• Ken Perrotte

Jolly's Book 'Memories of Spring' Chronicles the Good, the Bad & the Crazy about Turkey Hunting

I don't know if it's good or bad luck to publish a book just as America was a month away from "lockdown" as a means of slowing the infection rate from the Coronavirus (COVID-19) pandemic, but for many turkey hunters it probably didn't matter. Most turkey hunters are experts at "social distancing” and largely unflappable when it comes to having any worries about hanging out in crowds.


The requests for self-isolation do seem to lend themselves to catching up on some reading. For turkey hunters who may feel a little trapped this spring, one good book you can escape with is “Memories of Spring,” written by my friend Ron Jolly and illustrated by his wife Tes Randle Jolly, one of America’s most accomplished wildlife photographers.


Jolly has hunted wild turkey for more than 50 years. He has been his own triggerman on many hunts, but for nearly a decade he was a cameraman, carrying 25 pounds of gear for miles each day while filming hunts around the country for Will Primos, one of the innovators in game calls and outdoors gear. In 1996, his last year of filming for Primos, he walked more than 8,000 miles in 26 days, recording 11 gobbler kills in 26 days across multiple states. It was a grind. He later produced, along with Tes, videos for a variety of production companies, before ending up as the producer of the Outdoor Alabama television show. His work in presenting the story of the wild turkey and hunting earned him 2020 induction in the National Wild Turkey Federation’s Grand National Hall of Fame.


Jolly will tell you up front that this isn’t a book on how and where to tell bigger and more turkeys, The book does have a section that covers some “Tricks” and other things that helped fool gobblers– one in particular is a bit hilarious. If you read it, you can learn from some of the successes and, importantly, the foibles that were part of memorable hunts.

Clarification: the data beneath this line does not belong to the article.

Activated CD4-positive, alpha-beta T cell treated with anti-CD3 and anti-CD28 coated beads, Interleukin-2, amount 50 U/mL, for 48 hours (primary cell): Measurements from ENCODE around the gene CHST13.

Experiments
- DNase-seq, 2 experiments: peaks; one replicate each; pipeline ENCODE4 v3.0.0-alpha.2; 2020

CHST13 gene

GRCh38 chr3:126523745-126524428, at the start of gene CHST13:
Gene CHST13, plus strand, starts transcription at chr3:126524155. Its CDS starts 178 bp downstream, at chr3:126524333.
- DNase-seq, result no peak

Jolly grew up in northeast Louisiana but today he and Tes have a farm in Alabama that’s loaded with deer and turkey and some problematic wild hogs. He begins his stories with earliest recollections of tagging along on hunts with his father, including the one where he got to wield the single-shot, 20-gauge shotgun. As you read it, you are that boy lying there next to his father as the gobbler slowly approaches.


The book transitions to recollections and lessons from a wide variety of hunts. One section is called “Grudge Gobblers,” for those next-to-impossible to kill toms that frustrate the crap out of you. This is contrasted by birds he calls “Volunteers.” They’re the often-younger toms that haven’t gained experience and come running to the call, making you feel like you are a turkey hunting master. Then you have “Character Turkeys,” the ones we all like to name due to some unique behavior they exhibit or frustration they generate.


As he wraps things up, Jolly notes “Memories of Spring” is likely the first and only book he’ll write, adding, “In today’s world, there doesn’t seem to be much demand anymore for warm, fuzzy stories told by sappy old men. Today, it’s all about where, when and how. I regret that because the true lore of turkey hunting involves the emotions and experiences of the hunt, the nature and characteristics of the bird and not the kill.”


Sadly, I worry he is right. If you want to lose yourself in some artfully told stories about “memories of Spring,” buy the book. It’s a good one. Find it here on Amazon or send check or money order for $30 to: Jolly’s Outdoor Visions, 204 Fast Lane, Tuskegee, AL 36083. If you order directly, include a note if you’d like it inscribed.

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© 2017-2020 Kmunicate Worldwide LLC, All Rights Reserved. Outdoors adventures, hunting, fishing, travel, innovative wild game and fish recipes, gear reviews and coverage of outdoors issues. Except as noted, all text and images are by Ken Perrotte (Outdoors Rambler (SM). Some items, written by Ken Perrotte and previously published elsewhere, are revised or excerpted under provisions of the Fair Use Doctrine

 

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